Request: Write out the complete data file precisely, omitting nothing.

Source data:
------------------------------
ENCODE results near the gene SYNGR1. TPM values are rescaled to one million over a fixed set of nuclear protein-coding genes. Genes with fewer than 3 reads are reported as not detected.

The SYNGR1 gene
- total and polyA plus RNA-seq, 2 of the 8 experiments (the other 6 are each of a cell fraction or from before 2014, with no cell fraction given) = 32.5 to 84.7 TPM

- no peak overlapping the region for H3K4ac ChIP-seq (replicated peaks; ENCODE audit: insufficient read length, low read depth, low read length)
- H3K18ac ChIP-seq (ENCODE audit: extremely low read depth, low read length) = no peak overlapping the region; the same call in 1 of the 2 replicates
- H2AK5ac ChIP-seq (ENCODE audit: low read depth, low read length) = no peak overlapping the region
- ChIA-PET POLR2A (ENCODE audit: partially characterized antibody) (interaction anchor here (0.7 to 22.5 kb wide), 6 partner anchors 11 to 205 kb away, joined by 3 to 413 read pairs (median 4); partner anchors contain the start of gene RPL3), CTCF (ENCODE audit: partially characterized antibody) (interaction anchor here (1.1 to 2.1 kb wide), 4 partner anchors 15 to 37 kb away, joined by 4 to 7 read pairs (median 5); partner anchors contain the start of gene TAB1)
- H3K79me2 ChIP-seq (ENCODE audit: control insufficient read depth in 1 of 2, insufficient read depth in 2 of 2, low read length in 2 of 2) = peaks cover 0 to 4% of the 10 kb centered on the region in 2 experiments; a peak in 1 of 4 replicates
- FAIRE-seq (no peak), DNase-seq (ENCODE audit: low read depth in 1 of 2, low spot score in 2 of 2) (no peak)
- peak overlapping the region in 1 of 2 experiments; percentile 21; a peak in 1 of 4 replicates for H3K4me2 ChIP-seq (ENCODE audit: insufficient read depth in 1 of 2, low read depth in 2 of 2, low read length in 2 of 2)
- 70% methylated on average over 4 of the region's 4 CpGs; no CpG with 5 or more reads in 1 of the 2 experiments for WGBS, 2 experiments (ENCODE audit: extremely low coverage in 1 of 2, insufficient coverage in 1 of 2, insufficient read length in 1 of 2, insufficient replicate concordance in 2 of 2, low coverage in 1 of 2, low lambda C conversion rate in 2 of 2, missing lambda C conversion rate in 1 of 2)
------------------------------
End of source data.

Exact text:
ENCODE results near the gene SYNGR1. TPM values are rescaled to one million over a fixed set of nuclear protein-coding genes. Genes with fewer than 3 reads are reported as not detected.

The SYNGR1 gene
- total and polyA plus RNA-seq, 2 of the 8 experiments (the other 6 are each of a cell fraction or from before 2014, with no cell fraction given) = 32.5 to 84.7 TPM

- no peak overlapping the region for H3K4ac ChIP-seq (replicated peaks; ENCODE audit: insufficient read length, low read depth, low read length)
- H3K18ac ChIP-seq (ENCODE audit: extremely low read depth, low read length) = no peak overlapping the region; the same call in 1 of the 2 replicates
- H2AK5ac ChIP-seq (ENCODE audit: low read depth, low read length) = no peak overlapping the region
- ChIA-PET POLR2A (ENCODE audit: partially characterized antibody) (interaction anchor here (0.7 to 22.5 kb wide), 6 partner anchors 11 to 205 kb away, joined by 3 to 413 read pairs (median 4); partner anchors contain the start of gene RPL3), CTCF (ENCODE audit: partially characterized antibody) (interaction anchor here (1.1 to 2.1 kb wide), 4 partner anchors 15 to 37 kb away, joined by 4 to 7 read pairs (median 5); partner anchors contain the start of gene TAB1)
- H3K79me2 ChIP-seq (ENCODE audit: control insufficient read depth in 1 of 2, insufficient read depth in 2 of 2, low read length in 2 of 2) = peaks cover 0 to 4% of the 10 kb centered on the region in 2 experiments; a peak in 1 of 4 replicates
- FAIRE-seq (no peak), DNase-seq (ENCODE audit: low read depth in 1 of 2, low spot score in 2 of 2) (no peak)
- peak overlapping the region in 1 of 2 experiments; percentile 21; a peak in 1 of 4 replicates for H3K4me2 ChIP-seq (ENCODE audit: insufficient read depth in 1 of 2, low read depth in 2 of 2, low read length in 2 of 2)
- 70% methylated on average over 4 of the region's 4 CpGs; no CpG with 5 or more reads in 1 of the 2 experiments for WGBS, 2 experiments (ENCODE audit: extremely low coverage in 1 of 2, insufficient coverage in 1 of 2, insufficient read length in 1 of 2, insufficient replicate concordance in 2 of 2, low coverage in 1 of 2, low lambda C conversion rate in 2 of 2, missing lambda C conversion rate in 1 of 2)